As the UN Climate Change Conference in Bali is running into the second week of negotiations, the various contact groups are intensifying efforts to maximize progress before the arrival of Ministers for the High-Level segment that starts on Wednesday.
Contact groups and informal consultations continued Tuesday as United Nations Secretary-General Ban Ki-moon joined the discussions here on Tuesday morning to add to voices for global actions on climate change.
One of the areas of visible disagreement at the Bali Conference is the need for quantified national emission targets for industrialized countries -- guided by the range of 25-40 percent reductions by 2020 -- and the need for emissions to peak in the next 10-15 years.
The IPCC suggests that a reduction in greenhouse gases in the range of 25-40 percent by 2020 is necessary in order to keep the earth's temperature from rising 2 degrees Celsus.
The European Union (EU) has suggested that a roadmap would require a "long-term" vision and that includes setting such a target. The United States, however, has maintained that the Bali document should not contain targets or any other goals that would "prejudge" the outcome of the negotiations.
However, one notable success so far is the agreement on Monday evening on the Adaptation Fund, with the final text being greeted by enthusiastic applause.
In a daily press briefing on Tuesday, UNFCCC Executive Secretary Yvo de Boer hailed the agreement as "encouraging."
Parties to the United Nations Framework Convention on Climate Change (UNFCCC) agreed on Monday how the Adaptation Fund will operate, including its governing body, functions, secretariat, trustee and other institutional arrangements.
"The decision on the GEF as the Secretariat and the World Bank as trustee was widely expected, although the reference to this as an interim arrangement up for review every three years was a surprise to me," says one observer.
"I think most of us are delighted to have finalized the Fund whether you like the precise details or not," adds another.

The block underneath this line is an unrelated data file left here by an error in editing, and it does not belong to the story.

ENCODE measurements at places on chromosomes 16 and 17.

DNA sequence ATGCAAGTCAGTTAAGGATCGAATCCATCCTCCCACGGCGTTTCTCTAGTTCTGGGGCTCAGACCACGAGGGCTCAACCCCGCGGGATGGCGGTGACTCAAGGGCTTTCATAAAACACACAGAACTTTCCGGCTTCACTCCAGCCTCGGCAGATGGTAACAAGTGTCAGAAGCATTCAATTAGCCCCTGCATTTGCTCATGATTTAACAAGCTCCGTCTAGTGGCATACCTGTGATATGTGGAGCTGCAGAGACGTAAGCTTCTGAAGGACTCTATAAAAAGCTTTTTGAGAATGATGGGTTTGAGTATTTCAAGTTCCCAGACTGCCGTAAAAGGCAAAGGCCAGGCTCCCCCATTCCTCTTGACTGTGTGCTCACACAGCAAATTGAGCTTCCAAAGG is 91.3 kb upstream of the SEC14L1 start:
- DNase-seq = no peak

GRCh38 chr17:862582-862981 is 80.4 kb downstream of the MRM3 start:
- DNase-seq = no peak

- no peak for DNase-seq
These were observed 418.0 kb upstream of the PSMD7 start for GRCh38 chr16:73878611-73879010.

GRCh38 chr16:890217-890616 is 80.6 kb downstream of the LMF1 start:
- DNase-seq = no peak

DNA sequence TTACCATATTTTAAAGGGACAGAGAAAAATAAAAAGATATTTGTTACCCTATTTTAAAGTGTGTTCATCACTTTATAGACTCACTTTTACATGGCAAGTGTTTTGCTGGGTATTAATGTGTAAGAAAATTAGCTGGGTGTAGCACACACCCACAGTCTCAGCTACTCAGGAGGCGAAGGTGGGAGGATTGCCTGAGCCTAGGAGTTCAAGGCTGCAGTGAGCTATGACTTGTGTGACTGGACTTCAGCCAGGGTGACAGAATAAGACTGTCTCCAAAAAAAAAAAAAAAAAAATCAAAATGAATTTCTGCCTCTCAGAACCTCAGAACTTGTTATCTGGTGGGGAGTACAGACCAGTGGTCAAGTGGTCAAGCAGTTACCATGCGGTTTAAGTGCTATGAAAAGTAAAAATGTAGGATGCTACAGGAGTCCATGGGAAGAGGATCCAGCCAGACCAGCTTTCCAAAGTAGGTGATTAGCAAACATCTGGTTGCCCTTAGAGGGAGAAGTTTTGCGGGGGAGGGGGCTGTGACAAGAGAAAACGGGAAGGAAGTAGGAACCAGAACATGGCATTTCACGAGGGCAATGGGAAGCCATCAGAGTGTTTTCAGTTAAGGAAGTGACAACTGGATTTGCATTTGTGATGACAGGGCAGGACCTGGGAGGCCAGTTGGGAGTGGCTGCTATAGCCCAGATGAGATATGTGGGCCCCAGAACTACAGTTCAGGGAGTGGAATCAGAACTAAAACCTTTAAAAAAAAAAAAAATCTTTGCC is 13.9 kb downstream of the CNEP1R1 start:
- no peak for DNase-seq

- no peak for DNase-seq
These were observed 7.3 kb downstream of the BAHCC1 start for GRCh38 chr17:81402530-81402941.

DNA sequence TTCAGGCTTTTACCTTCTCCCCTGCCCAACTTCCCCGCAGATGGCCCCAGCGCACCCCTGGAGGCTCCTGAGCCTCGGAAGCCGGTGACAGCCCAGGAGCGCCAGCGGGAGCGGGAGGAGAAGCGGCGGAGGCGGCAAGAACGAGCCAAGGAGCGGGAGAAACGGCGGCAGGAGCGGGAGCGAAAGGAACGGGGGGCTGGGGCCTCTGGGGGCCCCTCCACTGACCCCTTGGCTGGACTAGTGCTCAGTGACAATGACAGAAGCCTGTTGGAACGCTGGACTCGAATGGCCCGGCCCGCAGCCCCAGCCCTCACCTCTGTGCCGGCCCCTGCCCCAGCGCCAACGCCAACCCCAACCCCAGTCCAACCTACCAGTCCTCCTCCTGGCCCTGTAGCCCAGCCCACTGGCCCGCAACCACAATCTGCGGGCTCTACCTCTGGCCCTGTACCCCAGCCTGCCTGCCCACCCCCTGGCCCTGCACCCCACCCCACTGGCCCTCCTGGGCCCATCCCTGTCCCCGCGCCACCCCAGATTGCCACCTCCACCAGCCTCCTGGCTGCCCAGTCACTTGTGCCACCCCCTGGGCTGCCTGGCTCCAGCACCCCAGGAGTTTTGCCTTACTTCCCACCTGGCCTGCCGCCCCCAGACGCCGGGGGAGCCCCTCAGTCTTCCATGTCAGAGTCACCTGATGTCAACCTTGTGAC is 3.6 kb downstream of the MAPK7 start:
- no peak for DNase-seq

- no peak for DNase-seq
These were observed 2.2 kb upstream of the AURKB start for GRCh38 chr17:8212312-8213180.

Parties also acknowledged the need to strengthen existing commitments and enhance their implementation, especially with regard to developing countries.
Meanwhile, delegates continued on Tuesday discussions over the Co-Facilitators '"non-paper" on the Convention track distributed later on Saturday. While there was almost universal endorsement of the text as a sound basis for negotiations, the jury was still out on the ability of parties to project a common vision in a Bali roadmap.
Some parties were already positioning themselves for several long days of talks, with initial sparring reported regarding language on targets, and which countries these should apply to.
"The text is a good start, but I don't think we'll see an agreement on the roadmap before Friday," warns a delegate.
UN Secretary-General Ban Ki-moon will deliver a statement at the opening of the High-Level segment on Wednesday and the segment is due to end on Friday. During these last three days of the conference, Environment Ministers will seek to reach agreement on the shape of a future international climate pact, the so-called "Bali roadmap."
The United Nations Climate Change Conference opened on the Indonesian island on Dec. 3.